The Royal Armouries

Elizabeth Penwill

The UK's oldest Museum

As the UK’s oldest museum, it’s no surprise that the Royal Armouries is home to an intriguing collection, with objects such as Henry VIII’s horned helmet and a near-complete set of Mughal elephant armour capturing the imagination of visitors. However, tucked behind the scenes is a very special object. The Royal Armouries Manuscript I.33 (also known as the Tower Fechtbuch or the Walpurgis Fechtbuch, and often abbreviated to I.33), is the oldest known European martial arts manual, having been dated to the early 14th century. Yet, it’s not just the manual’s age that makes the book so special as, on the last surviving page, an unexpected figure appears with a sword and buckler in hand. That figure is a woman called Walpurgis, but exactly who she is remains unclear. Is she Saint Walpurga, the 8th century missionary who travelled to Germany, where the manuscript originates from? Was she a real person, and if so, did she really wield a sword? Is she purely a work of fiction? We can never know for sure and the answers are lost to history. But here at the Royal Armouries, we like to bring history to life. Walpurgis, and the other figures in the manuscript, recently left the pages of I.33 to deliver our partner schools outreach project: Mightier than the Sword. Mightier than the Sword is a project aimed at fostering literacy and oracy confidence in local primary schools. Some elements of the project occurred in the classroom, and schools were provided with training, resources and visited by our storyteller in residence. At the museum, pupils got to meet Walpurgis, alongside the other figures depicted in the manuscript: a Priest and a Student. Although today the popular image of a priest is not one of violence, evidence indicates that secular clergy of the period did sometimes carry arms. Given one theory suggests I.33 was produced at a cathedral school, the character of the Priest was an apt figure to teach pupils about all about combat. Participants got to pick up their own sword and buckler and put the stances seen in I.33 into action. The mystery surrounding Walpurgis’ identity gave us a character perfect for inspiring storytelling: a blank canvas for children to project their ideas on to. For the purposes of our workshop, she became a young woman keen to learn the art of combat, but held back by the societal norms of her time. Participants helped Walpurgis overcome her insecurities through language: using their words to create her world and install her with confidence. Words used in the session were turned into a poem about growing confidence, which gave Walpurgis the courage to demonstrate her sword and buckler skills. Since moving to Leeds in 1996, live combat has been a key attraction at the Royal Armouries, and witnessing this exclusive demonstration, of course, brought great excitement to the pupils.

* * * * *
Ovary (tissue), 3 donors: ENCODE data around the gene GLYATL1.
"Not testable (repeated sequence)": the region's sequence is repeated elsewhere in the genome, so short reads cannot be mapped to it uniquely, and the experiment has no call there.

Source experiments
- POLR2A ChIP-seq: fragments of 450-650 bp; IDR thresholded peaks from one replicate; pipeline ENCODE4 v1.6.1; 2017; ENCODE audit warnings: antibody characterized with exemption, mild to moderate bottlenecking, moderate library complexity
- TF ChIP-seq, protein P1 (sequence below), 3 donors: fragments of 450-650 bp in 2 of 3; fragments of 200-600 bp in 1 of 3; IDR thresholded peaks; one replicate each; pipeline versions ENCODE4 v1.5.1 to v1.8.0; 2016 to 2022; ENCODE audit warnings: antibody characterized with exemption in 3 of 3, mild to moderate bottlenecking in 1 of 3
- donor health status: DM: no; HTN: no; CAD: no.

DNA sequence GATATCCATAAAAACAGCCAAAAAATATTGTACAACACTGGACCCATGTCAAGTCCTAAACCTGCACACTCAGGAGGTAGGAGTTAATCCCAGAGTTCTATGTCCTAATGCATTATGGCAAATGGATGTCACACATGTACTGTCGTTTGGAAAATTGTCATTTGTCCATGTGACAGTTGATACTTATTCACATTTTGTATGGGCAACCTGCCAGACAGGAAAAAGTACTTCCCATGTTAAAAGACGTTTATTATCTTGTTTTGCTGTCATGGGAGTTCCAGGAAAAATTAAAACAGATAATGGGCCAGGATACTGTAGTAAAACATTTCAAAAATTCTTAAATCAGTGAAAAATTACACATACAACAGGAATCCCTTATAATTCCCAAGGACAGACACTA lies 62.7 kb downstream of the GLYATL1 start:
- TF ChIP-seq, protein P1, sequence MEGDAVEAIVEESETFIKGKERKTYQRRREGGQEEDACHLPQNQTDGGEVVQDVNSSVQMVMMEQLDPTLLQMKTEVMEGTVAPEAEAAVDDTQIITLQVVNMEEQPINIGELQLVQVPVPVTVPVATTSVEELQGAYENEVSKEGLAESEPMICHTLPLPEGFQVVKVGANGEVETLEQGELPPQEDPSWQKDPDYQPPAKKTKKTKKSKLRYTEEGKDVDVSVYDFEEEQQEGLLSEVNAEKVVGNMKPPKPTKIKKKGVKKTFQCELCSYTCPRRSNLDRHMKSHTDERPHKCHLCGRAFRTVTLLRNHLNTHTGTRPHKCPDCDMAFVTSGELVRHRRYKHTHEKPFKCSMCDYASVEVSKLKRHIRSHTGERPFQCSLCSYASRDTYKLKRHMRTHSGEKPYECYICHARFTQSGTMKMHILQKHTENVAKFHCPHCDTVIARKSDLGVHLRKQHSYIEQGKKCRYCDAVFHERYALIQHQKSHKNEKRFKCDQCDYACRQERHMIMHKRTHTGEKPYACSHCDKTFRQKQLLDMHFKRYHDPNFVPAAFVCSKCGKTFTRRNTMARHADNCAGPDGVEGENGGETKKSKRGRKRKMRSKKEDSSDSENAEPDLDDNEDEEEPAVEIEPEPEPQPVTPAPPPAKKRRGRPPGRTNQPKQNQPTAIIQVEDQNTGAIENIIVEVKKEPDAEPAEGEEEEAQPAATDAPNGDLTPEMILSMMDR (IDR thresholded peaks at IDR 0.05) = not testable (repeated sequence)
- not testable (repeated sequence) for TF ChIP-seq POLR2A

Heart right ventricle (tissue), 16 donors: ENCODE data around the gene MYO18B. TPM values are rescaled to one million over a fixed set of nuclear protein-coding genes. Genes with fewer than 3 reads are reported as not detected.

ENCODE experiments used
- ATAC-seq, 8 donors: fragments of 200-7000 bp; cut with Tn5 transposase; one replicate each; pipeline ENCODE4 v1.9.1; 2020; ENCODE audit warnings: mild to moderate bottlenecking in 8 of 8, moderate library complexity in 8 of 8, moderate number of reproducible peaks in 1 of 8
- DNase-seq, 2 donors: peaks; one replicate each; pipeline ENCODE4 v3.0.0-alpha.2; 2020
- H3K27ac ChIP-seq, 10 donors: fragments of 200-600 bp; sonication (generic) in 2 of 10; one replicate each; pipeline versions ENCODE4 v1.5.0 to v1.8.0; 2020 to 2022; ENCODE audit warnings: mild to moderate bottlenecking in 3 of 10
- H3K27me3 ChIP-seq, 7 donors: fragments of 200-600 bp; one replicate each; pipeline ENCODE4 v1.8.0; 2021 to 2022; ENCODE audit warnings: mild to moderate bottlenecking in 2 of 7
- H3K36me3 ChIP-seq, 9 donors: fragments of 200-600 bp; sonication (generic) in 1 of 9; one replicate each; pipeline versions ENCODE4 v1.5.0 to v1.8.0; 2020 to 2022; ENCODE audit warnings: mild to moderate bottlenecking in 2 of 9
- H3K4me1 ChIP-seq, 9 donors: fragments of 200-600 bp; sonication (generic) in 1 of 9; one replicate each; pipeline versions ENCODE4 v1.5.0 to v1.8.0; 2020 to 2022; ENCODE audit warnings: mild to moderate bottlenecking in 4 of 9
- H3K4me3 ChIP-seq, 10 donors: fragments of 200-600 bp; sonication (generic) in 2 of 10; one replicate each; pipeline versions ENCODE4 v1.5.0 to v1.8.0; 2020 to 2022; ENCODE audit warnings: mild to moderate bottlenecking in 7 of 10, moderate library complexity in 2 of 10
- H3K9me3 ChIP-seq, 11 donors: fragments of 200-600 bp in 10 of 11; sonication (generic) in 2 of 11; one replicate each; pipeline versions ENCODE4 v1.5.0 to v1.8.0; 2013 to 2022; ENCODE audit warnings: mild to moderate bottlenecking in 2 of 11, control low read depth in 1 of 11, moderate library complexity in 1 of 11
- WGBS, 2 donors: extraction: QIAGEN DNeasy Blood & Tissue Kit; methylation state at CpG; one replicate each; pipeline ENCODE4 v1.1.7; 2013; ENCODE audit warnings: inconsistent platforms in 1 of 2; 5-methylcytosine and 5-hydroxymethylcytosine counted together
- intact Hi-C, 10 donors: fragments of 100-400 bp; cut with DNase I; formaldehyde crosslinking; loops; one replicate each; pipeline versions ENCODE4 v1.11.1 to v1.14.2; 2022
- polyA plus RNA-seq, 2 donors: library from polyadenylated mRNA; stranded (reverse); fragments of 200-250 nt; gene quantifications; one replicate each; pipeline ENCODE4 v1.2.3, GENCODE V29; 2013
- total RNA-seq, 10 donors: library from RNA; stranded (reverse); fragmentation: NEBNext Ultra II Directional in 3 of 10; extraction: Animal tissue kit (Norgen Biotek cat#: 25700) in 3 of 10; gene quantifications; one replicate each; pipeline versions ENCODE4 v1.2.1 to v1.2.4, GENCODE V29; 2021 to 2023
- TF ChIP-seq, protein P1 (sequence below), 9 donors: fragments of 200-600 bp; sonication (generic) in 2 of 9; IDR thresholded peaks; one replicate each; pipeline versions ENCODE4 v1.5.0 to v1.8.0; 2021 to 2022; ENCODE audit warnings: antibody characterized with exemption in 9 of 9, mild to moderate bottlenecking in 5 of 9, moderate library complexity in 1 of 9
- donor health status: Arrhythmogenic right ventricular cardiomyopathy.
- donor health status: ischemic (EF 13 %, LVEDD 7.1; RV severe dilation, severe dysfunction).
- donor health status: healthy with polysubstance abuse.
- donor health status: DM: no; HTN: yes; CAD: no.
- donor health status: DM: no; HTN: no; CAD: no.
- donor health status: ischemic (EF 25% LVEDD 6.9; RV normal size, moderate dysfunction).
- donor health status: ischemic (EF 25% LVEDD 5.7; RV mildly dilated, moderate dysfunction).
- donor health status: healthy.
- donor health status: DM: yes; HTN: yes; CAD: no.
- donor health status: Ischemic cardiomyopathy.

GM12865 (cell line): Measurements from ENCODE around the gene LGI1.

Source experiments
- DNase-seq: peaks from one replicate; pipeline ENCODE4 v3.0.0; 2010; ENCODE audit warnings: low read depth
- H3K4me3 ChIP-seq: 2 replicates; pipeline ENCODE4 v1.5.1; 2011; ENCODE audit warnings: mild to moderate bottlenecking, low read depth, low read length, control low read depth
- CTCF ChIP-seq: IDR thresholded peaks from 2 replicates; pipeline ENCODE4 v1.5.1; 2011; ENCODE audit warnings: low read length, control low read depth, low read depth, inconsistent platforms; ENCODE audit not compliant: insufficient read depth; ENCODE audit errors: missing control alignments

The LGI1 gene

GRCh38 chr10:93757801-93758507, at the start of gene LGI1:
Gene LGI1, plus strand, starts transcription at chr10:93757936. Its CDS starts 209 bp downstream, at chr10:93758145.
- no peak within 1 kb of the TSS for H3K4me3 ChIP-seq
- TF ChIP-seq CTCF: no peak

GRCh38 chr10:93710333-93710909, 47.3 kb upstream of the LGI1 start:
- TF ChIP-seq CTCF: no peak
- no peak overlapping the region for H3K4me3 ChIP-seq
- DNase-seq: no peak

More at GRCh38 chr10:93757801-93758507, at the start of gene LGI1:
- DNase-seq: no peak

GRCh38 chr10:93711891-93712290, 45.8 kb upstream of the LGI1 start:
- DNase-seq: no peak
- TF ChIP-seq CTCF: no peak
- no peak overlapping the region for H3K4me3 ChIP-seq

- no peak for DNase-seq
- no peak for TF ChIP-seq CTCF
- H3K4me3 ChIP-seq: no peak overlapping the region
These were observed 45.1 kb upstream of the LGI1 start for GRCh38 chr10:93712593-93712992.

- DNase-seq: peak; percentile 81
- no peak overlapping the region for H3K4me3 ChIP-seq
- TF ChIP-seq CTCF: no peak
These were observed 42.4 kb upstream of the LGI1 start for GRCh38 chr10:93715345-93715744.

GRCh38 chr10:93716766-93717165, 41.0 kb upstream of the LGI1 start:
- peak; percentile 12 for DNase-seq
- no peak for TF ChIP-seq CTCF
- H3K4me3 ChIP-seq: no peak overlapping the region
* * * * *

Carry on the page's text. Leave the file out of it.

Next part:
The Royal Armouries
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The Royal Armouries
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As depicted in the manuscript, our Walpurgis fought not in armour or masculine clothing, but a dress, with her skirt tucked into her belt for practicality.

For many members of a modern audience - children included - there is something inspiring about seeing a woman fight without compromising femininity. While the workshop empathised that female sword fighters were an exception in Late Medieval Europe, not the norm, Walpurgis’ presence in the manuscript cannot be denied. Consequently, alongside installing literacy confidence, the workshop also tackled contemporary misogyny by challenging gender expectations still present in our modern world. The visit the museum was rounded off by the opportunity to come face to face with I.33. Pupils were granted permission to come into our library and see the manuscript in person. Explaining to anyone, school children or adults, the historical significance of I.33 is one thing, but there is something about allowing people the opportunity to see the object itself that holds a special mystique. Despite spending the morning learning to sword fight, building literacy confidence and witnessing live combat, many participants commented how seeing I.33 was their favourite part of the visit. This really speaks to the power of the manuscript, and why welcoming children into museums is so important. Currently, we are getting ready for Mightier than the Sword’s return in 2023. Our storyteller has been booked, school pupils are getting excited about their visit and Walpurgis’ dress is hanging in the dressing room, ready to inspire the next cohort. We can’t wait to run this project again and get to see I.33 come to life through the eyes of children.
Ancestry UK
The Royal Armouries

Elizabeth Penwill

Elizabeth Penwill works for the Royal Armouries
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